History of Briercrest
Briercrest Throughout the Decades
In the early 1920s, Annie (Copeland) Hillson led a home Bible study in the village of Briercrest with a friend who was shut in due to poor health. The study soon grew to include several members of the community who enjoyed solid Bible teaching from visiting preachers and community women, including Mrs. Hillson and Mrs. Isabel Whittaker. Eventually the group formed a new church, the Briercrest Gospel Assembly.
The people needed a pastor to lead the church and the Bible school they felt God calling them to open. A name that was brought forth time and time again was Henry Hildebrand. At the time Henry was a student at Winnipeg Bible Institute and a circuit riding preacher with CSSM. Although he was young (only 23 years old), he had proved himself faithful in his service to God and others.
Mr. Sinclair Whittaker, one of the believers at Briercrest, was a successful businessman and a member of the provincial legislature. He took it upon himself to contact Henry, informing him of their need for a pastor and their desire to open a Bible school. They had consulted many highly respected Christian leaders about the idea, but received discouragement from them all. Whittaker wrote to Hildebrand:
"We are, however, anxious to obey God rather than men. If He continues to lead us in this direction, we will follow, regardless of man's opinion. We fully realize that under the economic conditions prevailing here it will require a great deal of faith to proceed. We have had six crop failures. Ninety per cent of the people are on relief. We are, however, blessed with some dozens of praying Christians who are endowed with enough faith to move mountains."
Henry agreed to join them.
Briercrest Bible Institute opened its doors on October 19, 1935, and 11 students enroled. A rented house served as dormitory, classroom, and office for the school. Mr. Hildebrand was principal and Mrs. Annie Hillson, Mrs. Isabel Whittaker, Jean Whittaker, and Margaret Rusk helped with teaching and administration. Donald McMillan joined them in the second term as assistant principal. By January 1946, the student body had grown so much that the school rented all the available space in Briercrest, including the disused Yale Hotel. About six months before the end of the war, knowing that enrolment would go up when the soldiers returned home, Mr. Whittaker said to Mr. Hildebrand, Henry, from all I know, an airport is what we will need after the war. Let us pray that God will give one of them to us.
Mr. Whittaker used his experience in business and politics to arrange the purchase of Royal Airforce Base #33 in Caron for $50,000—five per cent of its value. The new facility was dedicated on July 1, 1946, and the incredible task of converting the airbase into dormitories, classrooms, offices, and staff housing began.
Briercrest Christian Academy opened in September 1946, and a grade school also began that year. Enrolment grew in all of the schools and many new buildings (named after the pioneers who helped build the ministry of Briercrest) were constructed to accommodate the growing student body. The late 1960s were hard times for the schools as enrolment declined for five consecutive years; the farm economy was in recession and even Christians seemed to question the value of Christian education.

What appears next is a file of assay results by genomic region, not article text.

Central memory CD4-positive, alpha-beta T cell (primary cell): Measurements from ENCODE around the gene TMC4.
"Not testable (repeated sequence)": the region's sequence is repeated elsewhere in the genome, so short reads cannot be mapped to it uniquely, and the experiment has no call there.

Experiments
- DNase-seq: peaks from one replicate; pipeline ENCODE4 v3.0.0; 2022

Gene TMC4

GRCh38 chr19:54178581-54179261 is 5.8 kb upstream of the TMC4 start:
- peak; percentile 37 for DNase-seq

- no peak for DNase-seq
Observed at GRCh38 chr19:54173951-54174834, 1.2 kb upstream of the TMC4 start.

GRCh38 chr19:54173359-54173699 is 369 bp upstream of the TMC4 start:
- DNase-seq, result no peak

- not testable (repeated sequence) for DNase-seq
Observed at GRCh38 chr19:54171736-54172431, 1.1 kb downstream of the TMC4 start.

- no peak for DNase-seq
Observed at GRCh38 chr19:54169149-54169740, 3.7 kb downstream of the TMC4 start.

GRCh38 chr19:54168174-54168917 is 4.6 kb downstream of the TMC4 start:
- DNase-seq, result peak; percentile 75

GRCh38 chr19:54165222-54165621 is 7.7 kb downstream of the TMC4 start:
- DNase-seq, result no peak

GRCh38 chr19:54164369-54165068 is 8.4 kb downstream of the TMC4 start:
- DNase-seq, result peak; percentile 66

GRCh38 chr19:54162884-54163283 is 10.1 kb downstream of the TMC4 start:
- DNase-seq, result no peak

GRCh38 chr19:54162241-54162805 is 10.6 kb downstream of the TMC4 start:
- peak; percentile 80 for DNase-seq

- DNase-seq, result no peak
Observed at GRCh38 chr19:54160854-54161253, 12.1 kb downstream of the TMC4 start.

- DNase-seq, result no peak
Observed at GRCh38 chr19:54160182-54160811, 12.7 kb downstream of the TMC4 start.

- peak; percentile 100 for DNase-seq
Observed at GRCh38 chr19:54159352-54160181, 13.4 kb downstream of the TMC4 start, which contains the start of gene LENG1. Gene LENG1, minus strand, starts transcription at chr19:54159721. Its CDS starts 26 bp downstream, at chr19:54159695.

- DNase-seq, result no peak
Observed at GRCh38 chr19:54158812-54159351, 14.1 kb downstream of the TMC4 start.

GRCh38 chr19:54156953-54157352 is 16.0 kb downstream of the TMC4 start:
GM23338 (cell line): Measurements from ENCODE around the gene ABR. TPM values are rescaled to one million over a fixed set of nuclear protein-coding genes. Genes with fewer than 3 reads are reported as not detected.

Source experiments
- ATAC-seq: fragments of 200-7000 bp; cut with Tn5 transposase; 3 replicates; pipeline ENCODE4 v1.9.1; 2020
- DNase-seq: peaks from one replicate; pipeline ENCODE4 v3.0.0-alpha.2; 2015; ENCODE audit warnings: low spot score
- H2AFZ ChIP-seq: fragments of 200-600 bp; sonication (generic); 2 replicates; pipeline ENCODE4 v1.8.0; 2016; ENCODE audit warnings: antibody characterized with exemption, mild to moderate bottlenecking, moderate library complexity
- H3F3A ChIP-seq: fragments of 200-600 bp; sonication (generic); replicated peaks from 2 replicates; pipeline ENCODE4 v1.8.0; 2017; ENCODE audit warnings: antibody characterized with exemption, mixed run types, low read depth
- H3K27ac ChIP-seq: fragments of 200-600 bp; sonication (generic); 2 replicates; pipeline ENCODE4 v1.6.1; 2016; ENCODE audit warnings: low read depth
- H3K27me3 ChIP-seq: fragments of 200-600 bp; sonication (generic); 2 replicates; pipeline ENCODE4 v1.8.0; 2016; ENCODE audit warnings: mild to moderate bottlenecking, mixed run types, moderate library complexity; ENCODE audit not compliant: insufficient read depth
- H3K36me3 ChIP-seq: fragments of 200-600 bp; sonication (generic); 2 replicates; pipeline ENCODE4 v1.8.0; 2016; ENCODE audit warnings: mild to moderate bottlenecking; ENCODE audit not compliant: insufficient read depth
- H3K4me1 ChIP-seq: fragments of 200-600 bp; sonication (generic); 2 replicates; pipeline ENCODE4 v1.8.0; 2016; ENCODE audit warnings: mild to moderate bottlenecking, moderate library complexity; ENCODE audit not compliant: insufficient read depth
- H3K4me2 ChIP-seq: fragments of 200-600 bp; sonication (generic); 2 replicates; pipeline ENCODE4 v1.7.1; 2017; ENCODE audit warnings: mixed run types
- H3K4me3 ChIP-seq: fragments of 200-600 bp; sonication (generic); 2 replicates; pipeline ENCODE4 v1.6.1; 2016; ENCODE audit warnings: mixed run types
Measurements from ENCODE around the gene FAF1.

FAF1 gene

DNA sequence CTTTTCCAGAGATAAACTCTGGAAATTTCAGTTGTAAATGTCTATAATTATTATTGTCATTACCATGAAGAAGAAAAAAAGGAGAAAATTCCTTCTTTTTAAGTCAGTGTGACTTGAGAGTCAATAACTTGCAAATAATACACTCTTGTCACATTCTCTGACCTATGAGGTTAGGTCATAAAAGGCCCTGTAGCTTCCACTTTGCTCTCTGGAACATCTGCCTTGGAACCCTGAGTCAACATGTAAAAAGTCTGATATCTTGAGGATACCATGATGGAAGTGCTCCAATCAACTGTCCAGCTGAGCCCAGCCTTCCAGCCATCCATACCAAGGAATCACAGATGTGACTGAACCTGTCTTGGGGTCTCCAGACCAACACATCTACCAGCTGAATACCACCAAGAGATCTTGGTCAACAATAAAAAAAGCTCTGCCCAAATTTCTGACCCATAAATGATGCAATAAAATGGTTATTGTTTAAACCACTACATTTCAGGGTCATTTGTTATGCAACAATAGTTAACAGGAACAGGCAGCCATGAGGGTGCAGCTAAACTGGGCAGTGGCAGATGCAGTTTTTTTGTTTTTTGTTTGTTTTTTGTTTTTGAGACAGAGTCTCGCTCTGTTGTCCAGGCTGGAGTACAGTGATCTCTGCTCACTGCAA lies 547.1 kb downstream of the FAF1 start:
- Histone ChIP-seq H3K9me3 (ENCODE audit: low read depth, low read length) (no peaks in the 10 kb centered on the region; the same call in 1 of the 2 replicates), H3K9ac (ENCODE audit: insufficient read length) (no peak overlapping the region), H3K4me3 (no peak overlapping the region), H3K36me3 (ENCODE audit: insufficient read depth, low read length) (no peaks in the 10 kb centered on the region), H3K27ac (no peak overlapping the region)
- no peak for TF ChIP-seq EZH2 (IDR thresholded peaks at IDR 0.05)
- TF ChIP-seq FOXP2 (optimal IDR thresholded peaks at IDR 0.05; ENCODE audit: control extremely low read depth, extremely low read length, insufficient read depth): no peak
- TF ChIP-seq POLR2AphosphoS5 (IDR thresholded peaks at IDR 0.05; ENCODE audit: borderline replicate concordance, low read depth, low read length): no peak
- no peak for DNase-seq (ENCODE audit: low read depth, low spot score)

In the early 1970s, the schools began to recognize the need for academic credibility. Briercrest became a candidate for accreditation with the Accrediting Association of Bible Colleges (now the Association for Biblical Higher Education) in 1973, and earned full accreditation in 1976. Substantial investment was made in the library and the number of books grew from 9000 in 1971 to over 30,000 volumes in 1985 (and 70,000 today). In 1979, a distance learning program was launched. In 1982, the name Briercrest Bible Institute was changed to Briercrest Bible College. The Seminary began in 1983 and by 1985, faculty members had an average of 8.6 years of post-secondary training. All of these developments were coupled with aggressive expansion of academic programs. College enrolment grew significantly from 285 in 1970 to 775 in 1985.
Since then, Briercrest has continued to pursue academic credibility and program quality in all three of its schools: the Seminary, the College, and Briercrest Christian Academy. Our mission statement is:
Evangelism and mission outreach have always been central to the life and training of Briercrest. From the first year, staff and students have gone out from Briercrest to bring the Gospel to the nations. Our first alumni missionary, Reg Glen, was both a member of the first graduating class and a faculty member. He and his wife, Kay, sailed for Southern Rhodesia, Africa, in October 1941.
Throughout our history, we have had six presidents: Henry Hildebrand (1935-1977); Henry Budd (1977-1990); John Barkman (1990-1996); Paul Magnus (1996-2004); Dwayne Uglem (2004-2013); and Michael Pawelke (2013-present). Sinclair Whittaker served as president of the board until 1950. These leaders represent our schools' rich heritage of staff and faculty who give their lives in service to God through Briercrest. There are far too many to name here, but we are so thankful to God for their sacrifice and their service.
|S. Whittaker||H. Hildebrand||H. Budd||J. Barkman|
|P. Magnus||D. Uglem||M. Pawelke|
As we move into the future, we are confident that God will continue to bless the ministry of Briercrest. We thank Him for the opportunity to provide students with spiritual and academic formation that equips them for lives of service to God and to others.